What is a Panniculectomy?
The panniculus, sometimes called the pannus is a dense layer of fatty tissue in the lower abdominal area. It consists of subcutaneous fat, and is often the result of obesity. The panniculus sometimes becomes large enough to hang at the level of the mons pubis (the top of the pubic area), or even, in some extreme cases, to a person's knees. This also results in the abdominal skin being stretched.
A panniculectomy is an alternative to a tummy tuck. The procedure entails removing the excess fat and stretched skin that make up the panniculus. The main difference between the two procedures is that a panniculectomy does not include tightening the abdominal muscles.
The Best Candidates for Panniculectomy
The size of a panniculus varies from person to person. It can fall to just above the pubic area, to the upper thigh, or even to the knees. The degree of severity depends on the weight of the person, and more importantly, how much weigh that person has lost, thereby leaving behind a panniculus that consists mostly of stretched-out skin.
This extreme weight loss can be a result of a vigilant regimen of diet and exercise, or it may occur by means of gastric bypass surgery. Additionally, some women who have experienced one or more pregnancies may develop a panniculus. Those women may be candidates for a panniculectomy, but are more often better suited for abominoplasty.
A severely large panniculus is also sometimes called an apron of tissue. This apron can cause several problems for a person, such as back pain, rashes, and even infections and ulcers in the skin folds. It can also interfere with personal hygiene, mobility, and how clothing fits, not to mention it may be difficult to find clothing large enough to accommodate the panniculus.
A panniculus of this size can also have a detrimental effect on a person's emotional well-being. They may feel embarrassed by how they look, or by not being able to perform everyday activities.
Because a panniculectomy can correct functional issues and improve health, it may be covered by health insurance. An added benefit will be improvement in appearance.
The best candidates for panniculectomy are in overall good health. They must have maintained a stable weight for more than a year. They must also wait one year after undergoing gastric bypass surgery. A panniculectomy candidate must also have realistic expectations about the potential results of the surgery, and have a post-surgical plan to maintain a healthy regimen of diet and exercise.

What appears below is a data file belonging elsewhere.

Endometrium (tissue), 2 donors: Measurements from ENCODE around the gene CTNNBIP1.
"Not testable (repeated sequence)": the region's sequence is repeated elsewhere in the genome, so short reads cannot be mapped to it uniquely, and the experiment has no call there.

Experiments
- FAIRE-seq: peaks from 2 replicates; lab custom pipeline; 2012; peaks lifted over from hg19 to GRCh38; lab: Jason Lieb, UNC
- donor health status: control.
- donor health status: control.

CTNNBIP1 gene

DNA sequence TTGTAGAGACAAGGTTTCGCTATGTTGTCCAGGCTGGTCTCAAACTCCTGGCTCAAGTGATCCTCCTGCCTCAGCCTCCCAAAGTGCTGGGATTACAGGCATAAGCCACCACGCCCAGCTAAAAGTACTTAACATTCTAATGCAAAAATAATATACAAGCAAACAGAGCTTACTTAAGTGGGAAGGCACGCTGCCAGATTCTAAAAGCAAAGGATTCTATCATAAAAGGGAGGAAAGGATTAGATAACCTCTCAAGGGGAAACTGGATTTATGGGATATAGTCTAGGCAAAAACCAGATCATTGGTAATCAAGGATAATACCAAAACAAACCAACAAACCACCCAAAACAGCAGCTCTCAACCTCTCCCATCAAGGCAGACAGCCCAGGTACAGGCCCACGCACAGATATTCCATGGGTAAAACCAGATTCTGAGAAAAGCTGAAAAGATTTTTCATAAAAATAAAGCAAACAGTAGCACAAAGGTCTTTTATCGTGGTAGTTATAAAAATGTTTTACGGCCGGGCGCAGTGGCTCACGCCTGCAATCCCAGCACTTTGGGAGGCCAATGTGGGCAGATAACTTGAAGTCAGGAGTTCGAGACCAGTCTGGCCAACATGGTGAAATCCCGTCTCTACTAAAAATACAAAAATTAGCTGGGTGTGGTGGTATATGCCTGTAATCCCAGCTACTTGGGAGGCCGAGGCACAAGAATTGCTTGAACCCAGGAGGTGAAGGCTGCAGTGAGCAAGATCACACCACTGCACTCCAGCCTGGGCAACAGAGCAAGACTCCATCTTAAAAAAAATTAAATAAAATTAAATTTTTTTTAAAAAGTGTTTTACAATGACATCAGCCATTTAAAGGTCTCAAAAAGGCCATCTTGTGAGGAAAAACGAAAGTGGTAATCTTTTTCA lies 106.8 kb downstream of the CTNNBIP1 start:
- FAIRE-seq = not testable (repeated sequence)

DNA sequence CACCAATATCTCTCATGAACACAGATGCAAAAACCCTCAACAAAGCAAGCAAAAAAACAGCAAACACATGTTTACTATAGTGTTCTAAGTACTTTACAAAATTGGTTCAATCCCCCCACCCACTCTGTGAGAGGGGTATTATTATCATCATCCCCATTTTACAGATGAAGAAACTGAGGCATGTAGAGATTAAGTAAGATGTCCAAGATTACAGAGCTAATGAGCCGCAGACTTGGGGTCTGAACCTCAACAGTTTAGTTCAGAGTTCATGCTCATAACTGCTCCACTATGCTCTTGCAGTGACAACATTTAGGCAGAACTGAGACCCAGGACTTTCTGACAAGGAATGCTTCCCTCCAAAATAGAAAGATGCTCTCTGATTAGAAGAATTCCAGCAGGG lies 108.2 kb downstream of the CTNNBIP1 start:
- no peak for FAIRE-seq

After removal, the panniculus can weigh anywhere from five pounds to more than 100 pounds, depending on its severity. There are five grades panniculus severity:
Grade 1: panniculus hangs at the level of the mons pubis
Grade 2: panniculus covers the full pubic area
Grade 3: panniculus falls to the upper thigh
Grade 4: panniculus reaches to the mid-thigh
Grade 5: panniculus extends to the knees
How is a Panniculectomy Performed?
First, we'll want you to come in for a consultation to discuss your case and make sure you're a candidate for panniculectomy.
The surgery is performed under general anesthesia, and normally takes between two and five hours to complete, depending on the size of the panniculus, and your particular anatomy. Also, if you choose to have other procedures done simultaneously, this can extend the surgery length.
First, the surgeon will make an incision that extends from one hip to the other. The excess fatty tissue and the stretched skin will be excised, and the remaining tissues and skin will be gently sutured together. Depending on the grade of the panniculus, it may also be necessary to make a vertical incision. Your navel may also have to be relocated so it sits properly in your newly flatted abdomen.
Your surgeon will place drains near the incisions to allow fluid to escape the surgery site. This helps to prevent seroma (fluid buildup), and infection. The drains will be removed after about a week.
If you have a hernia, this can be corrected at the time of the panniculectomy. You may also have other procedures performed at the same time, such as liposuction.
Panniculectomy Risks and Results
The degree of risk involved in a panniculectomy depends on the grade of the panniculus. The larger it is, the more at risk you may be for complications such as infection, seroma (fluid buildup), hematoma (blood clot), and necrosis (tissue death).
The recovery period is shorter than that of a tummy tuck because the underlying abdominal muscles are not treated.
After your panniculectomy, you'll have a flatter midsection, without the hanging apron of tissue. If you also had liposuction, your hips and waist may also be reduced, and you may have a more streamlined figure. Aside from appearance, with the panniculus gone, you should feel lighter, and any other effects you were suffering such as back pain or skin sores should also be alleviated.
As with any surgery, you may have some residual scarring. If this a concern for you, we'll be happy to discuss our scar removal procedures with you.